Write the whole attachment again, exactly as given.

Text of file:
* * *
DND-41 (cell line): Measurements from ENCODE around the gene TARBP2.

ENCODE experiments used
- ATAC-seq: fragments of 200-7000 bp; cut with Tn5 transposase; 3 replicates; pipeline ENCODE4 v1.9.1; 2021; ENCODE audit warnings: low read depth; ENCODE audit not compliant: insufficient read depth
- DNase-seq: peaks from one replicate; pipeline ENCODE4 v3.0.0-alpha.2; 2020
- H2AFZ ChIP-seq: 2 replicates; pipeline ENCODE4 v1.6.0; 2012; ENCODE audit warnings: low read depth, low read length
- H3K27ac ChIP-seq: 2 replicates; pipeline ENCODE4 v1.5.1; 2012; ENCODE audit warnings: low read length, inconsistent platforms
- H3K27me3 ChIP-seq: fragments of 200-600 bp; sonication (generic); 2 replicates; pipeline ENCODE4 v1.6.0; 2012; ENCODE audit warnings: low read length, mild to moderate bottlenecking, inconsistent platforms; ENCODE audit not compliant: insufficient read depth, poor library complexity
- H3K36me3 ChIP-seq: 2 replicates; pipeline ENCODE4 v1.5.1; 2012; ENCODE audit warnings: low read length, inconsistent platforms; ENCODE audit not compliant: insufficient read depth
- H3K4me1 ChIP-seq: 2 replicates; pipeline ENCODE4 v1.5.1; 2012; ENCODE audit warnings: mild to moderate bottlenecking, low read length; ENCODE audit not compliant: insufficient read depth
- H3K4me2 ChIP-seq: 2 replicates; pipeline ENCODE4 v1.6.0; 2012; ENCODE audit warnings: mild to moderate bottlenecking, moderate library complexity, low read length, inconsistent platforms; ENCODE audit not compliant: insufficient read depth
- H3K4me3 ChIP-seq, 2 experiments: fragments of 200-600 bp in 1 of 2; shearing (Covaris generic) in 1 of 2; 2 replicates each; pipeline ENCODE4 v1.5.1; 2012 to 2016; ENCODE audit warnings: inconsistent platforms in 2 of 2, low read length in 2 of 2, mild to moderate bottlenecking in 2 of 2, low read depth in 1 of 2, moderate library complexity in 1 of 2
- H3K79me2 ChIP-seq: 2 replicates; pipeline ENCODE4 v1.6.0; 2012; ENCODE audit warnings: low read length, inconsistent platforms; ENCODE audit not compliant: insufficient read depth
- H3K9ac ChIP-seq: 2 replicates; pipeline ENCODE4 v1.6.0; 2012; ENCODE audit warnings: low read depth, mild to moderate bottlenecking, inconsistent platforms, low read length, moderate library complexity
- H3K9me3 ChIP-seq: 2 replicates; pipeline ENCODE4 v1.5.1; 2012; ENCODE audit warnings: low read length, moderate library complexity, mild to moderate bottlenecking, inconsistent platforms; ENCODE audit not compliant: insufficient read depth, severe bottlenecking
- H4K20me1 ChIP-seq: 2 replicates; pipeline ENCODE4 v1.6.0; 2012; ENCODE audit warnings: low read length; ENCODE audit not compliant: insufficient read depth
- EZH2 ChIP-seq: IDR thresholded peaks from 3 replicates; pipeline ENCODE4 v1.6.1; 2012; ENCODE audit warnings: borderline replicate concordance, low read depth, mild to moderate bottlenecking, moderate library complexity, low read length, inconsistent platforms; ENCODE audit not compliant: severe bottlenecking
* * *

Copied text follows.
DND-41 (cell line): Measurements from ENCODE around the gene TARBP2.

ENCODE experiments used
- ATAC-seq: fragments of 200-7000 bp; cut with Tn5 transposase; 3 replicates; pipeline ENCODE4 v1.9.1; 2021; ENCODE audit warnings: low read depth; ENCODE audit not compliant: insufficient read depth
- DNase-seq: peaks from one replicate; pipeline ENCODE4 v3.0.0-alpha.2; 2020
- H2AFZ ChIP-seq: 2 replicates; pipeline ENCODE4 v1.6.0; 2012; ENCODE audit warnings: low read depth, low read length
- H3K27ac ChIP-seq: 2 replicates; pipeline ENCODE4 v1.5.1; 2012; ENCODE audit warnings: low read length, inconsistent platforms
- H3K27me3 ChIP-seq: fragments of 200-600 bp; sonication (generic); 2 replicates; pipeline ENCODE4 v1.6.0; 2012; ENCODE audit warnings: low read length, mild to moderate bottlenecking, inconsistent platforms; ENCODE audit not compliant: insufficient read depth, poor library complexity
- H3K36me3 ChIP-seq: 2 replicates; pipeline ENCODE4 v1.5.1; 2012; ENCODE audit warnings: low read length, inconsistent platforms; ENCODE audit not compliant: insufficient read depth
- H3K4me1 ChIP-seq: 2 replicates; pipeline ENCODE4 v1.5.1; 2012; ENCODE audit warnings: mild to moderate bottlenecking, low read length; ENCODE audit not compliant: insufficient read depth
- H3K4me2 ChIP-seq: 2 replicates; pipeline ENCODE4 v1.6.0; 2012; ENCODE audit warnings: mild to moderate bottlenecking, moderate library complexity, low read length, inconsistent platforms; ENCODE audit not compliant: insufficient read depth
- H3K4me3 ChIP-seq, 2 experiments: fragments of 200-600 bp in 1 of 2; shearing (Covaris generic) in 1 of 2; 2 replicates each; pipeline ENCODE4 v1.5.1; 2012 to 2016; ENCODE audit warnings: inconsistent platforms in 2 of 2, low read length in 2 of 2, mild to moderate bottlenecking in 2 of 2, low read depth in 1 of 2, moderate library complexity in 1 of 2
- H3K79me2 ChIP-seq: 2 replicates; pipeline ENCODE4 v1.6.0; 2012; ENCODE audit warnings: low read length, inconsistent platforms; ENCODE audit not compliant: insufficient read depth
- H3K9ac ChIP-seq: 2 replicates; pipeline ENCODE4 v1.6.0; 2012; ENCODE audit warnings: low read depth, mild to moderate bottlenecking, inconsistent platforms, low read length, moderate library complexity
- H3K9me3 ChIP-seq: 2 replicates; pipeline ENCODE4 v1.5.1; 2012; ENCODE audit warnings: low read length, moderate library complexity, mild to moderate bottlenecking, inconsistent platforms; ENCODE audit not compliant: insufficient read depth, severe bottlenecking
- H4K20me1 ChIP-seq: 2 replicates; pipeline ENCODE4 v1.6.0; 2012; ENCODE audit warnings: low read length; ENCODE audit not compliant: insufficient read depth
- EZH2 ChIP-seq: IDR thresholded peaks from 3 replicates; pipeline ENCODE4 v1.6.1; 2012; ENCODE audit warnings: borderline replicate concordance, low read depth, mild to moderate bottlenecking, moderate library complexity, low read length, inconsistent platforms; ENCODE audit not compliant: severe bottlenecking